Most patients experience improvement in their symptoms after surgery so don’t be too hasty in deciding that your operation has failed; sometimes recovery takes a bit longer than you expect. If it turns out that the surgery hasn’t corrected the original problem, or if surgical complications have led to a new problem, there are still treatment options:
- If the operation was partly successful, other therapies which weren’t effective for you in the past might work for you now (see Non-Surgical Treatments and Interventions).
- While having a second surgery isn’t something most people would want to consider, it may be the correct choice. Discuss the possibilities with your doctor.
Fortunately, there are very few situations that cannot be improved, so don’t give up.
A relatively small number of back surgery patients—fewer than 5%—come out of their operations with back or leg pain that is just as bad or worse than their original symptoms. Unfortunately in some cases, these symptoms are permanent. There are many reasons for what is called the “failed back surgery syndrome.” These include: surgery performed for the wrong reasons, surgery done at the wrong time, surgery done in the wrong part of the spine, the surgery’s failure to fully deal with the problem and damage caused by the surgery.
One of the most difficult components of failed back surgery is what doctor’s refer to as “sensitization of the central nervous system.” In these cases, the pain itself—rather than the physical abnormalities in the spine—becomes a problem. A pain “loop” develops, causing new symptoms or a worsening of old ones. The patient feels more pain but it is pain which has nothing to do with structures in the spine. This problem can develop in people with long standing back pain who never undergo surgery (see Pierre’s Story: Pain Disorder) but it is a virtual certainly following the huge negative emotional impact of a failed back operation.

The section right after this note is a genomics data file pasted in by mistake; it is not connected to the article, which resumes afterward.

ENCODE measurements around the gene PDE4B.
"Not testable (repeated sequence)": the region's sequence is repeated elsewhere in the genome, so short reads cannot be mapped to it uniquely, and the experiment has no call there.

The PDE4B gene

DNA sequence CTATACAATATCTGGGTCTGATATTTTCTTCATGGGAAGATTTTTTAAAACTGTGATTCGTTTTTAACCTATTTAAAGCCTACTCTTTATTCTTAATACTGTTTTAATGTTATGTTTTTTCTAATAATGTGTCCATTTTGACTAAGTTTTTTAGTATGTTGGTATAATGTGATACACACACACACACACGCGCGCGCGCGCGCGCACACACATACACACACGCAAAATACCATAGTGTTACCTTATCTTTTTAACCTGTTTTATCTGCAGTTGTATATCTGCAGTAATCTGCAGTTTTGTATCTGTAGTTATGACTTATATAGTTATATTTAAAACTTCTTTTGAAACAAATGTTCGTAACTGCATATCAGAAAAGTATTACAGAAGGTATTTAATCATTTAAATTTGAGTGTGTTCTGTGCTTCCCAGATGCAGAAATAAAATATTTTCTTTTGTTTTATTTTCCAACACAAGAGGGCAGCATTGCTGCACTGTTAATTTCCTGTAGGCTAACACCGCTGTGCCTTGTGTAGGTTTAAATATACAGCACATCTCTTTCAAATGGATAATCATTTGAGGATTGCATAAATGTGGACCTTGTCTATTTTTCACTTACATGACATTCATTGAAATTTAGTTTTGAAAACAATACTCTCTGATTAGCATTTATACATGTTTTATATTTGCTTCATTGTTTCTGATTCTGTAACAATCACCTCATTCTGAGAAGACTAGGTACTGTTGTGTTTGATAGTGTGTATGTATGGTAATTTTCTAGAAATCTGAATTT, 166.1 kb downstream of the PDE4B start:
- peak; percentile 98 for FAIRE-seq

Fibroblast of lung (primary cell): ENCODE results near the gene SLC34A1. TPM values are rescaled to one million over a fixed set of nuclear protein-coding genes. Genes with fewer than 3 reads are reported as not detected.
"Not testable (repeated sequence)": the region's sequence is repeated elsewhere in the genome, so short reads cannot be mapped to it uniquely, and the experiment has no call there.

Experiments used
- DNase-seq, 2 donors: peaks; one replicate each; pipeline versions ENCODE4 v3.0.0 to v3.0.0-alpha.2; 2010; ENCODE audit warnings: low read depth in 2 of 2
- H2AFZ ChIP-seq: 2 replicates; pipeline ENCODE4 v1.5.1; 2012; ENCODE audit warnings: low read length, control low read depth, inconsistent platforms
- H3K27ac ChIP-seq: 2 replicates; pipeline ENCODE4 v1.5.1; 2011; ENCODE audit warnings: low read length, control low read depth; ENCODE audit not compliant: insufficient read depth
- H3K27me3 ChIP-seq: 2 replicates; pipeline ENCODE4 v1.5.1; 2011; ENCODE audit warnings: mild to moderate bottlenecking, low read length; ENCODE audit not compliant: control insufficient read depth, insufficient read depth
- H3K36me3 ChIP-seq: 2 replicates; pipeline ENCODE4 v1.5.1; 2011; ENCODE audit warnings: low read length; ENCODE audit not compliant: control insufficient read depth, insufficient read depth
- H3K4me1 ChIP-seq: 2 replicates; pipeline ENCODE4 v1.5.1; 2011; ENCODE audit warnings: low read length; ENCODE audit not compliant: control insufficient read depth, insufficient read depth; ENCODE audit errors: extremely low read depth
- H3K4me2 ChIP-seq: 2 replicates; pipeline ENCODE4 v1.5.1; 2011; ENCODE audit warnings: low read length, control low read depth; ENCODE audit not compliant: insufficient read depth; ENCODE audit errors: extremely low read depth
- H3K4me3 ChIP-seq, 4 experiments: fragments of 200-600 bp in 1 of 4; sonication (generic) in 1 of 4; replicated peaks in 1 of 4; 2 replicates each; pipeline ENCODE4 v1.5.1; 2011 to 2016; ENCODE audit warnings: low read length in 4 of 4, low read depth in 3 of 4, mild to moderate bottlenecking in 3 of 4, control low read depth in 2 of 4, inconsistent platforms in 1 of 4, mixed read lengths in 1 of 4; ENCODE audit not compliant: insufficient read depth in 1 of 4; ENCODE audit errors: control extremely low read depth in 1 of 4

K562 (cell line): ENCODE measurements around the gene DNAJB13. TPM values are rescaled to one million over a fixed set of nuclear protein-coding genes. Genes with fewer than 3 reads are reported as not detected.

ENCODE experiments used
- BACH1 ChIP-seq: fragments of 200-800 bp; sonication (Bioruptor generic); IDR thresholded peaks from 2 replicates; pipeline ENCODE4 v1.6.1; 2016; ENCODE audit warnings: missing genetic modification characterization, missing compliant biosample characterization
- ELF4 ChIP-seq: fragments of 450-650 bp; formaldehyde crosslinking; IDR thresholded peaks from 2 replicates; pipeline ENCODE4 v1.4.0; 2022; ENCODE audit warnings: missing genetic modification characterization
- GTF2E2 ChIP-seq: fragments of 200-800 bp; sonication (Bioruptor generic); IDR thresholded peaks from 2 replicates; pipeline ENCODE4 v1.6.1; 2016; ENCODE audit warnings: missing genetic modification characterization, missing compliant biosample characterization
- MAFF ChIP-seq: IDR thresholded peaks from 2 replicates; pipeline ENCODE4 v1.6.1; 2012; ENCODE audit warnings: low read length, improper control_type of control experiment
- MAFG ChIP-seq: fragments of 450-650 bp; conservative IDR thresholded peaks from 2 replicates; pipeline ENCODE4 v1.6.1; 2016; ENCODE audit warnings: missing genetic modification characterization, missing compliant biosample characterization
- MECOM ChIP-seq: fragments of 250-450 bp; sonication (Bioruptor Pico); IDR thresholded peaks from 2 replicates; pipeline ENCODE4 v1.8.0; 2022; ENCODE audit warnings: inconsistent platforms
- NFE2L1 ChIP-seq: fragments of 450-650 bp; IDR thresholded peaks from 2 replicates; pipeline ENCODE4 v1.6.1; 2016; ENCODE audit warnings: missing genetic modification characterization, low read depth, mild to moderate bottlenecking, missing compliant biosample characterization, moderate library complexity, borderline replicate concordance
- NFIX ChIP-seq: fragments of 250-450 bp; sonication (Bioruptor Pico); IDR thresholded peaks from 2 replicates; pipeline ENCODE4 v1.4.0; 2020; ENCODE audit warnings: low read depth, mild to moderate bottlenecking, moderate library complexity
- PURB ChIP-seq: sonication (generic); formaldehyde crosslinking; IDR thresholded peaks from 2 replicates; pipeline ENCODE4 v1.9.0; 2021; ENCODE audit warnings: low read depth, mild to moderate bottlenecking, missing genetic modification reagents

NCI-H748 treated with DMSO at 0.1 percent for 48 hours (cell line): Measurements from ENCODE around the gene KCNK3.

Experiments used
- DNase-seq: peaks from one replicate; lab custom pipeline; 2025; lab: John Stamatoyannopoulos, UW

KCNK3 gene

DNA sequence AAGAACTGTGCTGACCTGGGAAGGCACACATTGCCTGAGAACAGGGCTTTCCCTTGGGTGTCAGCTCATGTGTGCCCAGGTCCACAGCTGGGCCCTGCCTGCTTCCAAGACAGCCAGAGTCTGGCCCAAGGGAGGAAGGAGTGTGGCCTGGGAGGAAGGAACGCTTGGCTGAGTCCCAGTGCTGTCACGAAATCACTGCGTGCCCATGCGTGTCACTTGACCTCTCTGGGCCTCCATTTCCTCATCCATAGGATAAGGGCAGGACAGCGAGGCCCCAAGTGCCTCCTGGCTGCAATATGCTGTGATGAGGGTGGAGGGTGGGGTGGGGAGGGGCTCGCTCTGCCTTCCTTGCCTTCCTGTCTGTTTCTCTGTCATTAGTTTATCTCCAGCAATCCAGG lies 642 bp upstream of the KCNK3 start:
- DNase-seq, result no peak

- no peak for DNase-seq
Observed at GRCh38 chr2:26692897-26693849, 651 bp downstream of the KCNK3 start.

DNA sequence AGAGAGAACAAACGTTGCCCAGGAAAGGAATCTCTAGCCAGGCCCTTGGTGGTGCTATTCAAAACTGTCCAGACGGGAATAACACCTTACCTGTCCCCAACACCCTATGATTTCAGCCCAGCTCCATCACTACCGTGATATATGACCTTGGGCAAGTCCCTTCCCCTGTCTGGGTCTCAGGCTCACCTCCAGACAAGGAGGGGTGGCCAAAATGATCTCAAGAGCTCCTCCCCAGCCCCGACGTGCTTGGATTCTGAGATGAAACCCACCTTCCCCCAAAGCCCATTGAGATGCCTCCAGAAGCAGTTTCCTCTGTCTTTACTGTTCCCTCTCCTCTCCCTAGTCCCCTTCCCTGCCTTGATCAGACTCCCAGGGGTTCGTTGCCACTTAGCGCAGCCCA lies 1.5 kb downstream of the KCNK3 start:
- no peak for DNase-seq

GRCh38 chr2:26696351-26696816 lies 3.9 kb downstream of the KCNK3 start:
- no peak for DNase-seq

Even with early recognition and management, this type of pain is a challenge. Patients should be referred to a multidisciplinary program for behavioural cognitive therapy where they will be assessed and treated both physically and psychologically for their ongoing pain, anxiety and depression.
A few patients may be candidates for specialized surgery to alter the pain pathways themselves. The surgery, spinal cord stimulation, uses implanted electrical devices to modify how the body processes the signals and turns unbearable postoperative pain into tolerable abnormal sensations.